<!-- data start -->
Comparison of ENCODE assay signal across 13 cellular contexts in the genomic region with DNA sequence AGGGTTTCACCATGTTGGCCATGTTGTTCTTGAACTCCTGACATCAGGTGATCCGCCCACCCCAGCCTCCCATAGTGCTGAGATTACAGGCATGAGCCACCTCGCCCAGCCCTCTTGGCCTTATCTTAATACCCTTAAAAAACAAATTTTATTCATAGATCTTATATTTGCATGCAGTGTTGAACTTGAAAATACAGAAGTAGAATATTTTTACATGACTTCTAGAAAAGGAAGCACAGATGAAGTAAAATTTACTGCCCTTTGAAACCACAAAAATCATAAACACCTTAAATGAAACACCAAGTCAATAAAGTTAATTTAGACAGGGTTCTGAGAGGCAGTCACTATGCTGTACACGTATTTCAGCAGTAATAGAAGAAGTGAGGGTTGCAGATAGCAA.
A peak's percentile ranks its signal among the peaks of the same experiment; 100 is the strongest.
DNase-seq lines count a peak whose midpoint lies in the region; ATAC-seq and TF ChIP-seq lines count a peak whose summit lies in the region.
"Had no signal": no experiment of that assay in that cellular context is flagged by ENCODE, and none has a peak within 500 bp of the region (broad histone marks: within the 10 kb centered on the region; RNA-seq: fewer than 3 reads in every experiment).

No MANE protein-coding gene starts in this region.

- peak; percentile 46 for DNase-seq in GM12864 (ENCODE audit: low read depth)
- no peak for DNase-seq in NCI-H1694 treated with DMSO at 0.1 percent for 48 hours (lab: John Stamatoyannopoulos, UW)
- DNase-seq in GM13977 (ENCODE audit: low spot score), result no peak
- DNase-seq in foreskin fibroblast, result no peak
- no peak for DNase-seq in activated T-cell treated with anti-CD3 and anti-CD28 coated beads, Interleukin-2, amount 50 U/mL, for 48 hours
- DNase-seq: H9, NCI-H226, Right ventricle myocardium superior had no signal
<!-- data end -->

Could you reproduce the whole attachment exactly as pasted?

Comparison of ENCODE assay signal across 13 cellular contexts in the genomic region with DNA sequence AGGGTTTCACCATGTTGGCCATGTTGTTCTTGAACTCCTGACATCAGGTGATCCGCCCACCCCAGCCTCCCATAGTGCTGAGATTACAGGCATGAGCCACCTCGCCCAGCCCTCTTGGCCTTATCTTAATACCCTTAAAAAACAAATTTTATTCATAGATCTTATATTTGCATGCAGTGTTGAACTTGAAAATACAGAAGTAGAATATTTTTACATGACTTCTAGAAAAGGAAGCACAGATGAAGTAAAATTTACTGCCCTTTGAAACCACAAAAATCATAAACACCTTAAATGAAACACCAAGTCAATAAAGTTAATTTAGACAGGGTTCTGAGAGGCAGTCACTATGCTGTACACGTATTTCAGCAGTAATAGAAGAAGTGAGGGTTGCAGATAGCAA.
A peak's percentile ranks its signal among the peaks of the same experiment; 100 is the strongest.
DNase-seq lines count a peak whose midpoint lies in the region; ATAC-seq and TF ChIP-seq lines count a peak whose summit lies in the region.
"Had no signal": no experiment of that assay in that cellular context is flagged by ENCODE, and none has a peak within 500 bp of the region (broad histone marks: within the 10 kb centered on the region; RNA-seq: fewer than 3 reads in every experiment).

No MANE protein-coding gene starts in this region.

- peak; percentile 46 for DNase-seq in GM12864 (ENCODE audit: low read depth)
- no peak for DNase-seq in NCI-H1694 treated with DMSO at 0.1 percent for 48 hours (lab: John Stamatoyannopoulos, UW)
- DNase-seq in GM13977 (ENCODE audit: low spot score), result no peak
- DNase-seq in foreskin fibroblast, result no peak
- no peak for DNase-seq in activated T-cell treated with anti-CD3 and anti-CD28 coated beads, Interleukin-2, amount 50 U/mL, for 48 hours
- DNase-seq: H9, NCI-H226, Right ventricle myocardium superior had no signal